This Women’s History Month, I want to pay special attention to women leaders who are making history today. U.S. Supreme Court Justice Sonia Sotomayor is one woman who is not only making history; she is consciously and deliberately doing so—and telling the story.
In January, Justice Sotomayor released her memoir, “My Beloved World,” which provided an honest look at the life of an American leader. While her role in the government is often sanitized, and many people have no idea what the life of a Supreme Court justice is like, Sotomayor reminds her readers that she, too, is a human being.
Sotomayor comes from humble beginnings. As a young girl from the Bronx, she had to administer her own insulin injections. Both of her parents emigrated to the United States from Puerto Rico, and she lost her father at nine years old. At Princeton, she advocated for Latinos by setting up an action group for Puerto Ricans on campus and by lobbying for Latino professors to join the Ivy League’s ranks.
Even though her job requires her to remain dispassionate about her work, Sotomayor comes off a bit more emotionally in-tune than her colleagues. As the third woman and first Hispanic to join the Supreme Court, her individuality in the courtroom sets a positive example. Understanding her own significance allows her to advocate for the progress of other women and other Latinas who need someone of high authority to be in the public scope, to be visible—to be a role model who can inspire others to achieve as she has done.Read More
Smart Women Take The Lead monthly global webcast by Smartwomen Smartconversations (SWSC) and Take The Lead for women in the workplace to launch Friday March 15 at 2:30 pm EDT
Maybe you’re going on maternity leave or returning to work after a few years?
Or perhaps you want to talk to your boss about flexible working, or you want to get on the fast-track for a leadership position?
SWTTL is a live monthly webcast and community for women who want to get ahead. Our aim is to help accelerate effective change for women in the workplace by addressing key issues and creating real breakthroughs!
And our two organizations are modeling the kind of collaboration we think women individually and women’s organizations collectively must if we are to move the dial of leadership parity forward for women.Read More
They changed my title and last line (I wrote “Leaning In together…” which I thought more apropos than “Striving together…”). And they edited out my fun opening reference to the grey umbrella party favors with the Bloomberg logo that were presented to each guest as we exited into the snowy night, and a few other fun details of the AAA list Lean In launch party. Start reading here, click to the full article on CNN.com, and share your comments here and there (tweets and reposts will be appreciate too):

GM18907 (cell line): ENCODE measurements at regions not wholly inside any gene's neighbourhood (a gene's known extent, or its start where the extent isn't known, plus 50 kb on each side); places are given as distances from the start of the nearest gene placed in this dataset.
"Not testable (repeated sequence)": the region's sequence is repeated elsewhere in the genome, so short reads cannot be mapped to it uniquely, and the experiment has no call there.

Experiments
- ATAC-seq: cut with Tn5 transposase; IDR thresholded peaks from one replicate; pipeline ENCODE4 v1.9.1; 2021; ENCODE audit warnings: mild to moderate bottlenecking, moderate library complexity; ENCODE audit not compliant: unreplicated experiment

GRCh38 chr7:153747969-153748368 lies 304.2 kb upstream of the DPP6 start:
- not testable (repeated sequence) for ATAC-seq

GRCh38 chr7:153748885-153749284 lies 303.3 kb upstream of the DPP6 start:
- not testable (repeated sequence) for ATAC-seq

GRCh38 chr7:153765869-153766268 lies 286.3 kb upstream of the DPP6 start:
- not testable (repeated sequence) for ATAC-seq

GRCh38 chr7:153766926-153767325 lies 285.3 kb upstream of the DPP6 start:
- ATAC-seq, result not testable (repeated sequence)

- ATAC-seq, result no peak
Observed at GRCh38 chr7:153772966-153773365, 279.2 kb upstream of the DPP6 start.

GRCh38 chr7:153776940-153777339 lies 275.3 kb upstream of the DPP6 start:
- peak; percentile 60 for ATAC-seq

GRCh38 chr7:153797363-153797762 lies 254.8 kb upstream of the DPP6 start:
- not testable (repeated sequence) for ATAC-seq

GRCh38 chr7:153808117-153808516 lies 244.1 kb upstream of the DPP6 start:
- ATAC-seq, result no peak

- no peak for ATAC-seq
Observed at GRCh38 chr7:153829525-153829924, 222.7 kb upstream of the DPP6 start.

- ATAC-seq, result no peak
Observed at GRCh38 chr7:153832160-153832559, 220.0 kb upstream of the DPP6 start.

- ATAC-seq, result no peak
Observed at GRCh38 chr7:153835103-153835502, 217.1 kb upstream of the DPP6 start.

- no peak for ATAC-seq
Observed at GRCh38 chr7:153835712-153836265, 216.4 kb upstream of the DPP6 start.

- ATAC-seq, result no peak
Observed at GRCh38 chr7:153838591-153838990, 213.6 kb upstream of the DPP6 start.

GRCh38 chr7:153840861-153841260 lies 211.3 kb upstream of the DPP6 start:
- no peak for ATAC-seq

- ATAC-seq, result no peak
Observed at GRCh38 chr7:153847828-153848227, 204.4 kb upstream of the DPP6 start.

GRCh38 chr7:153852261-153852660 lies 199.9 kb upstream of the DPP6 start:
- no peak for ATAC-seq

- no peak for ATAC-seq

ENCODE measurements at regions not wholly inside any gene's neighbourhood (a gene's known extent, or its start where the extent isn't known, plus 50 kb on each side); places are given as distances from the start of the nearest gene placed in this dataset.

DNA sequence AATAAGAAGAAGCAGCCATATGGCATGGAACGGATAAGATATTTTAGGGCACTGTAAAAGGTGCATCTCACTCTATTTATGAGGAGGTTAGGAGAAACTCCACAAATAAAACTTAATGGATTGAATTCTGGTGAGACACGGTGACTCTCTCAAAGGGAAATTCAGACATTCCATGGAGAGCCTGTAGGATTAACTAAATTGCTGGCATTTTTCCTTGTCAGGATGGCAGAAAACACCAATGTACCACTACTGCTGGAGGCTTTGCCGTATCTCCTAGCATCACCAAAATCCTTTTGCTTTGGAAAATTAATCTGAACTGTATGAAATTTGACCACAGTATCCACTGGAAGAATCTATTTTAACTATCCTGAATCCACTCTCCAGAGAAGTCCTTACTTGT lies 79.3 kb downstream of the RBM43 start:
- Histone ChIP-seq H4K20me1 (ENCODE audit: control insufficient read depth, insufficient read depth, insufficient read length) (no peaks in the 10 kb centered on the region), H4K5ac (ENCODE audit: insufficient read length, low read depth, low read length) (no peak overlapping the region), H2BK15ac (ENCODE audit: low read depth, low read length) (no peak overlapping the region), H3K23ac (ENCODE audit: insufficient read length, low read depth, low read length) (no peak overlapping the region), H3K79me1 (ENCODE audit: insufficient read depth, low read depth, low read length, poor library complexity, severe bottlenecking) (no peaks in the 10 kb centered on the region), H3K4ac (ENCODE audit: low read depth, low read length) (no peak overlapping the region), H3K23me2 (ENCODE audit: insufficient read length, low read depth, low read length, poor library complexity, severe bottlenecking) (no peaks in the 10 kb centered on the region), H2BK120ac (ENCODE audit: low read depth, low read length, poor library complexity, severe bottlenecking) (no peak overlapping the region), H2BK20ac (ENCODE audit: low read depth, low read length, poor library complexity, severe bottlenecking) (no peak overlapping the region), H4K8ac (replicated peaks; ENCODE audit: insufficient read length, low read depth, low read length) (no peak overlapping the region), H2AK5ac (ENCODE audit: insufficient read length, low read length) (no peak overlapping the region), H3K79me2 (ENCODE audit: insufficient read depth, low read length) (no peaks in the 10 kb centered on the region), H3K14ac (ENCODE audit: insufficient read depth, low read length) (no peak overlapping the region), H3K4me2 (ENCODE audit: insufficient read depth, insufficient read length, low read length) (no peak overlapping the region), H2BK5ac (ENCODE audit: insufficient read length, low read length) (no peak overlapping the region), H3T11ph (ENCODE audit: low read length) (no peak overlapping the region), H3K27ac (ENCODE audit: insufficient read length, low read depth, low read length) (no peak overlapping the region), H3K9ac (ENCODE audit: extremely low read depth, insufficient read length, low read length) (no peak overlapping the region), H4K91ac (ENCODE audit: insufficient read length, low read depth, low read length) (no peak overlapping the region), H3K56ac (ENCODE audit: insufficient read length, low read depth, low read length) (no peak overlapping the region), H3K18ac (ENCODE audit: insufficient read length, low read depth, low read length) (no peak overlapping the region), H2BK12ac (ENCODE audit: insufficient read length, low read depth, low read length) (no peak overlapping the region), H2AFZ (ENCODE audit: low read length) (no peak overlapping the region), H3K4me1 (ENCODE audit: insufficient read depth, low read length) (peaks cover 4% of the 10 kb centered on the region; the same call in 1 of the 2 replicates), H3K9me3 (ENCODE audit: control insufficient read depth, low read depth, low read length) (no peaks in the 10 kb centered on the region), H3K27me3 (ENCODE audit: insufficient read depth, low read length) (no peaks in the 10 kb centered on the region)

(CNN) — At the launch party for Facebook executive Sheryl Sandberg’s controversial new book, “Lean In,” New York Mayor Michael Bloomberg complained only half jokingly that the book — which hit Amazon.com’s best seller list well ahead of its March 11 release — is doing way better than his book did. Then he introduced Arianna Huffington, who introduced the woman of the moment.
And this is unquestionably a moment.Read More
Malala Yousafzai is living proof that leadership comes in all shapes and sizes, genders, ethnicities, nationalities, and ages. We usually think of history being made by people with some years on them, but this courageous young woman demonstrates that anyone of any age can be a history maker.
In 2009, Yousafzai began sharing her stories under a pseudonym for the BBC. Yousafzai documented the drop in attendance of girls at her school after an increased concern over safety. Just after her blog ended, the Taliban temporarily banned women from going to jobs and to the market. In Pakistan her and her father received death threats in person, in newspapers, and online.
Despite the dangers associated with reaching out to press, Yousafzai continued to talk to media to advocate equal education. She could be the poster child for No Excuses Power Tool #8: employ every medium [link].
In 2012, the young activist was shot by members of the Taliban in the Swat district of Pakistan, while returning home from school. Yousafzai was targeted after being recognized in Pakistan for advocating education for all girls. Even though Yousafzai was shot at point blank range, she lived to tell the tale.Read More